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$\ce{BCF}$ (boron carbofluoride, or carbon borofluoride, not to be confused with another so-called BCF molecule that has nothing to do with it) should exist as a vapor molecule with the bonds $\ce{B≡C-F}$, it's simple; but it doesn't seem to exist, or I can't find any information (I just found a heavy thesis where the $\ce{H2··FCB}$ theoretical molecule —with Van Der Waals forces— is computationally studied, but it turns to be quite unstable even with the help of $\ce{H2}$). Instead, other molecules like $\ce{C2O}$, $\ce{FBO}$, $\ce{NCF}$, vapor $\ce{BN}$, etc, do exist.

Why not $\ce{BCF}$ or $\ce{BCCl}$?

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    $\begingroup$ Even C=B-F would be much more viable. $\endgroup$ – Mithoron May 22 at 14:44
  • $\begingroup$ @Mithoron You are right about C=B-F, now I've read a few papers which state that computationally it is 100 - 200 kJ/mol more favorable than BCF. Anyway even C=B-F seems to be quite unstable. So in your opinion, as a thought experiment, if we could engineer to obtain BCF, we would just get C=B-F? It's a sound idea. $\endgroup$ – Victor Graus May 23 at 19:16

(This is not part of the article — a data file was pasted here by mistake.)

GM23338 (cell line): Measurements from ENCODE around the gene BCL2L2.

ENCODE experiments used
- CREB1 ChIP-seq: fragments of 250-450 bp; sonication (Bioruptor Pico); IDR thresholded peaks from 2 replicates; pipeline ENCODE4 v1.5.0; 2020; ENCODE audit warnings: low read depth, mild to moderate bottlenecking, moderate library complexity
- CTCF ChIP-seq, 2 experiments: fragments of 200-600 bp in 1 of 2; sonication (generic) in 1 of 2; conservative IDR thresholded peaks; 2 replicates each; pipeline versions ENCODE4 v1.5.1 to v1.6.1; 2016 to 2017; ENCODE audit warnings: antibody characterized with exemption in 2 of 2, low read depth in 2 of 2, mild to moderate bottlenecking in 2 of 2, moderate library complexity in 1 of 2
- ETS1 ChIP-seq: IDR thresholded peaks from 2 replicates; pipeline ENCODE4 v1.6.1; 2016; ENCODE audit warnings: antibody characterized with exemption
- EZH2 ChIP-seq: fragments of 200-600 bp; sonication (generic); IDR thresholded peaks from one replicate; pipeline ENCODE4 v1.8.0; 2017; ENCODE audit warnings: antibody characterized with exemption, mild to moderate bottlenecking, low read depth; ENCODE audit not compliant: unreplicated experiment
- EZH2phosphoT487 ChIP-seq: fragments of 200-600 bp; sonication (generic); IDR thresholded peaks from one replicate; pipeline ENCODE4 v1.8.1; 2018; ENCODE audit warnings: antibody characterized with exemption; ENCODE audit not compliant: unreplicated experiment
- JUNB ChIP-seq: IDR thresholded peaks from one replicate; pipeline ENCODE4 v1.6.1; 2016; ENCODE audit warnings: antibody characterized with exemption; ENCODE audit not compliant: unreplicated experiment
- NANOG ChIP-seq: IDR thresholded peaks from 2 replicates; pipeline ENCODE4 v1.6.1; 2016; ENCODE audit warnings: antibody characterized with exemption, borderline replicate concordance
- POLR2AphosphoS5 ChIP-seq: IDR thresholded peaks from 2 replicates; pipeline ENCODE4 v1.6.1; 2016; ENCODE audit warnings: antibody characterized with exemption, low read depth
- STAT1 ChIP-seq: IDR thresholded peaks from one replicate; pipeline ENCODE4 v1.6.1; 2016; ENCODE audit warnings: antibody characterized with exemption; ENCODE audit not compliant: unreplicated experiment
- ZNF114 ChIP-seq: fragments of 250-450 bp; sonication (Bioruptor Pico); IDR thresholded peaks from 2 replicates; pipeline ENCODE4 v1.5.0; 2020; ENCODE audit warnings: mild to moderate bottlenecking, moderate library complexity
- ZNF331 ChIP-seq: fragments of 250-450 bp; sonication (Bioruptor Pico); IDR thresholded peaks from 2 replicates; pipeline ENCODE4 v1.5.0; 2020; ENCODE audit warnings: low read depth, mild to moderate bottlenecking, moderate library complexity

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    $\begingroup$ FCB molecule wouldn't survive perhaps even single collision with another FCB, and probably even H2 - instant addition on first occasion. Your FCB would be absurdly strong Lewis acid. $\endgroup$ – Mithoron May 23 at 19:34

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